Ship's appearance: Other reviewers have remarked on the poor condition of Mariner's carpeting and I can verify those comments. The rugs look like someone randomly tossed full buckets of water on them and instead of evaporating the water stained the carpets with a mottled, dark hue throughout the ship. I wonder if there was a septic issue at some point. There were occasional faint odors of sewage at odd times amidship on deck 6 and in some hallways. Luckily for us the odor did not seep into our cabin. Notice I call it a cabin, not a suite. It really wasn't much larger than a typical balcony cabin on most ships. Admittedly the bathroom was much larger and there was a walk-in closet so the lack of size in the living area was offset by this. Still to call it a suite is somewhat ambitious. You would have to upgrade a few levels to get larger accomodations.
Consistently good I would say. Not in the class of parent line Oceania by a long shot but still better than More
most. Excellent breads, rolls and baked goods. Sette Mari, the Italian restaurant, had a nice variety of entrees that kept us going back a few times. They put out appetizers of meatballs, fried mozzarella, chunks of pecorino Romano cheese and olives at our table among other antipasti items available at a buffet. All were very tasty. We're Italian ourselves and therefore a bit picky but we had no complaints with Sette Mari. Compass Rose items were at least passable to very good. Steakhouse Prime 7 and Signatures, the French restaurant were good but not memorable. I had a tasteless veal chop in Prime 7 and just about every time my wife ordered lobster anywhere on the ship she complained that it was tough and overcooked. Breakfast and lunch buffet items were not as varied as we are used to but the quality was fine just the same. Still enough that you would come to appreciate are there. Many passengers ate their lunches at the Pool Grill and it seemed to be a big hit. Forgive me if I don't rate too many individual dishes because it would just take too long.
The culinary highlight of the cruise in our opinion were the daily teatimes. At sea(there were 8 sea days on this crossing) the pastry chef held themed teatime desserts that were truly spectacular. In addition to the traditional scones and finger sandwiches they put out French crepes one day, specialty cheesecakes the next, chocolate the day after that and so on. We ended up skipping desserts in the restaurants at night and loaded up at the teatimes. Much praise to Regent Mariner for taking a mundane snack activity and turning it into an event that everyone on the ship looked forward to on a daily basis.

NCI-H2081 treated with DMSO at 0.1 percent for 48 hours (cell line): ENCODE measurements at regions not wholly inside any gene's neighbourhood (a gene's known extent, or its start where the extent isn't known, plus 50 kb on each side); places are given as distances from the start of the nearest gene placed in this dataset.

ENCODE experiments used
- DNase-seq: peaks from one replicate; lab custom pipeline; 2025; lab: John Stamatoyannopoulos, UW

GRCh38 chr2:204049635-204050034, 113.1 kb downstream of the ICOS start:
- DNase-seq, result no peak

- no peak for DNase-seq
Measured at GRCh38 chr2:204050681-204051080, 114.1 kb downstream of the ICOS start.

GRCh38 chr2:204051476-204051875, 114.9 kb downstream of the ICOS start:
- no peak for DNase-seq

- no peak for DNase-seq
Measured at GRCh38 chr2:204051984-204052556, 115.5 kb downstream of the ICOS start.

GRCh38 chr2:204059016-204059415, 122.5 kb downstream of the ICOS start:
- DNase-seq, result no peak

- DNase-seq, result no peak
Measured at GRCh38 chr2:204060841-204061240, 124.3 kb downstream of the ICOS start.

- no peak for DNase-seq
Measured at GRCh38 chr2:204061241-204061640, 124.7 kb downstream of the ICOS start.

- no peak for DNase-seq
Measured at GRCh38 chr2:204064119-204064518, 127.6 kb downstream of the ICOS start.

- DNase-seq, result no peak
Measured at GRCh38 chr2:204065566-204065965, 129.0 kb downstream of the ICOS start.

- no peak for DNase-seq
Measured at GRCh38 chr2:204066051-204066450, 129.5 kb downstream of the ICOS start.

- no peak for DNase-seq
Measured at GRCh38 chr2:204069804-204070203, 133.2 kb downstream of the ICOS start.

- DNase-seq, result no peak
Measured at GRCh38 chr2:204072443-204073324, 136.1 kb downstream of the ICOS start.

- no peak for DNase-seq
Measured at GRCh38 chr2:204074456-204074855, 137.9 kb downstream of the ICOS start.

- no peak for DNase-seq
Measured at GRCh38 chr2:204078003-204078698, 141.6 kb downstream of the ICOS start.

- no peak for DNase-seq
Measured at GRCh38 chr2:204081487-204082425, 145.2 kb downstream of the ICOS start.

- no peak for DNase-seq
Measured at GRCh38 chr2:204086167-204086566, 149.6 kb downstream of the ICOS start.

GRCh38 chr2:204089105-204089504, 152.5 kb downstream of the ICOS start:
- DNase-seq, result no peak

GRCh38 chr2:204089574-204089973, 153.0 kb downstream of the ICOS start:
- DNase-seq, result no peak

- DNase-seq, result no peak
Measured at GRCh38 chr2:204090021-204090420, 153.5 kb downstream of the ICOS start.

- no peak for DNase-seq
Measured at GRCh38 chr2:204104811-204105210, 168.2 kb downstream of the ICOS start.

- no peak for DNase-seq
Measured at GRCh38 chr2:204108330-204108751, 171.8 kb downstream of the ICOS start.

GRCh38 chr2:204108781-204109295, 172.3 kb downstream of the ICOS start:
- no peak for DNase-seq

A mixed bag. The best musical act was Les DeMerle, a drummer who once played for Lionel Hampton and later Harry James. You might think he was a bit ancient but he actually got these gigs when he was in his early twenties back in the 60's. He led the ship's orchestra in some Big Band classics and it was top grade stuff all the way.
The guy who had me scratching my head was somebody named Bill Prince. He was a non-descript chubby little guy who came out with a mortarboard on his head and a clarinet in his hand. The show I saw he played movie themes on the clarinet and asked the audience to name the song and the movie it came from. "That's right! That was Chim Chim Cheree. From? Right! Mary Poppins! Very good!" He did this for 30 minutes. I wonder if 50 years from now when my kids go on a Regent cruise some old guy with a Stratocaster guitar will say, "That's right! That was Born to Run. By? That's right! Bruce Springsteen! Very good!"
From the ridiculous to the sublime. The classiest activity of the whole trip was the lecture series by former U.S. Ambassador Samuel Hart. I learned more about U.S. foreign policy in his 6 talks than I got from reading the NY Times in the last ten years. All cruise lines should consider this brand of enrichment series. It was the first of its kind I've experienced on a ship and I hope not the last.
General activities were not exactly plentiful or challenging. There was a daily trivia contest which was very well attended and competitive but many ships have 3 and sometimes even 4 trivias a day. Mariner would have been well advised to add at least one more daily trivia game to the schedule considering the popularity of the one they held. With 8 sea days it would have helped.
Do you like slots? If you do, I hope you like really old slots. I think Frank Sinatra & Dean Martin themselves played these very machines in the old Sands Hotel. There wasn't a single modern slot machine in Mariner's tiny casino. The video poker machines had no simple Jacks or Better games. Every game was bonus based where the best you can get for 2 pair is even money. A rip-off to be sure. A complete overhaul is in order here.
Regent really shined when it came to organizing their shore activities. We were met at the baggage claim in Miami without having to search for the Regent rep. After everyone was gathered we were driven to our hotel(for us it was the Conrad, an upscale Hilton property). Regent's rep was visibly accessible at the hotel. She told us when to meet the next day for transfer to the pier for check-in all of which went smoothly. The included shore excursions were well planned and went smoothly as well, as did disembarkation. A Regent rep guided us to the right bus for our trip to the Barcelona airport where another rep walked with us to the American Airlines counter. Attentive and caring service throughout was the norm on the entire cruise. We had a very good time, met some terrific people and ate some very good food. Still some of these things can be had on less expensive ships. Maybe the service won't be matched by other lines but cuisine, entertainment and activities don't set Regent apart. For the price they should. Less
Seven Seas Mariner Cruises to Transatlantic